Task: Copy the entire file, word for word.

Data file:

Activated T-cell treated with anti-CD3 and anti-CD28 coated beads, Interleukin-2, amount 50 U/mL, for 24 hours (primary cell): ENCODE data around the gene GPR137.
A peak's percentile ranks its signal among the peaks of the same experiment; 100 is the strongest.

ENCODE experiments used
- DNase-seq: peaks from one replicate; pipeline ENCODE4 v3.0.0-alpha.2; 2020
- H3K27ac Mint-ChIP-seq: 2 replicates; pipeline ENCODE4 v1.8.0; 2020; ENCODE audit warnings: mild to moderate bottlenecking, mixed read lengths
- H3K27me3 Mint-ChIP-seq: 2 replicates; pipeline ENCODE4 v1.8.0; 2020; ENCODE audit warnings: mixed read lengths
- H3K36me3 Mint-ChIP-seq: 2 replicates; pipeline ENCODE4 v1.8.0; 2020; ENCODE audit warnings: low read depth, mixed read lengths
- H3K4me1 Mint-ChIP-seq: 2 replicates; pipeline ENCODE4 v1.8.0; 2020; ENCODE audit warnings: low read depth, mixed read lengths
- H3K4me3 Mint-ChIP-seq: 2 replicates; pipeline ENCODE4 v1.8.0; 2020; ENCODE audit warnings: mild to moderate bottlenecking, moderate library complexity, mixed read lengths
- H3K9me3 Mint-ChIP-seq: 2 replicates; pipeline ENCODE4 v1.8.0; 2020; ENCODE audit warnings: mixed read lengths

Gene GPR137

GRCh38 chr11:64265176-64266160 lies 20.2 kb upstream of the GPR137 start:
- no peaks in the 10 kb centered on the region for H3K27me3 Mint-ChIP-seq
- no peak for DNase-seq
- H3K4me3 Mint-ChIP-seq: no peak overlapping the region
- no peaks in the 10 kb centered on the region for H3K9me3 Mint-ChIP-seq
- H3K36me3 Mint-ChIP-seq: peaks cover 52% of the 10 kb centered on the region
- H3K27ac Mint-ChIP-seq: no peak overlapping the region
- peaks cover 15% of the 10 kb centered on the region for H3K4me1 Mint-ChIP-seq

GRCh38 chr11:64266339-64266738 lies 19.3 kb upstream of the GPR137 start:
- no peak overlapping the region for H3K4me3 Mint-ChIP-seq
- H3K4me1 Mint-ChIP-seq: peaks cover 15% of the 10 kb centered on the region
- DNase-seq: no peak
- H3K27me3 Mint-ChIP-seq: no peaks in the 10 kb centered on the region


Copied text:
Activated T-cell treated with anti-CD3 and anti-CD28 coated beads, Interleukin-2, amount 50 U/mL, for 24 hours (primary cell): ENCODE data around the gene GPR137.
A peak's percentile ranks its signal among the peaks of the same experiment; 100 is the strongest.

ENCODE experiments used
- DNase-seq: peaks from one replicate; pipeline ENCODE4 v3.0.0-alpha.2; 2020
- H3K27ac Mint-ChIP-seq: 2 replicates; pipeline ENCODE4 v1.8.0; 2020; ENCODE audit warnings: mild to moderate bottlenecking, mixed read lengths
- H3K27me3 Mint-ChIP-seq: 2 replicates; pipeline ENCODE4 v1.8.0; 2020; ENCODE audit warnings: mixed read lengths
- H3K36me3 Mint-ChIP-seq: 2 replicates; pipeline ENCODE4 v1.8.0; 2020; ENCODE audit warnings: low read depth, mixed read lengths
- H3K4me1 Mint-ChIP-seq: 2 replicates; pipeline ENCODE4 v1.8.0; 2020; ENCODE audit warnings: low read depth, mixed read lengths
- H3K4me3 Mint-ChIP-seq: 2 replicates; pipeline ENCODE4 v1.8.0; 2020; ENCODE audit warnings: mild to moderate bottlenecking, moderate library complexity, mixed read lengths
- H3K9me3 Mint-ChIP-seq: 2 replicates; pipeline ENCODE4 v1.8.0; 2020; ENCODE audit warnings: mixed read lengths

Gene GPR137

GRCh38 chr11:64265176-64266160 lies 20.2 kb upstream of the GPR137 start:
- no peaks in the 10 kb centered on the region for H3K27me3 Mint-ChIP-seq
- no peak for DNase-seq
- H3K4me3 Mint-ChIP-seq: no peak overlapping the region
- no peaks in the 10 kb centered on the region for H3K9me3 Mint-ChIP-seq
- H3K36me3 Mint-ChIP-seq: peaks cover 52% of the 10 kb centered on the region
- H3K27ac Mint-ChIP-seq: no peak overlapping the region
- peaks cover 15% of the 10 kb centered on the region for H3K4me1 Mint-ChIP-seq

GRCh38 chr11:64266339-64266738 lies 19.3 kb upstream of the GPR137 start:
- no peak overlapping the region for H3K4me3 Mint-ChIP-seq
- H3K4me1 Mint-ChIP-seq: peaks cover 15% of the 10 kb centered on the region
- DNase-seq: no peak
- H3K27me3 Mint-ChIP-seq: no peaks in the 10 kb centered on the region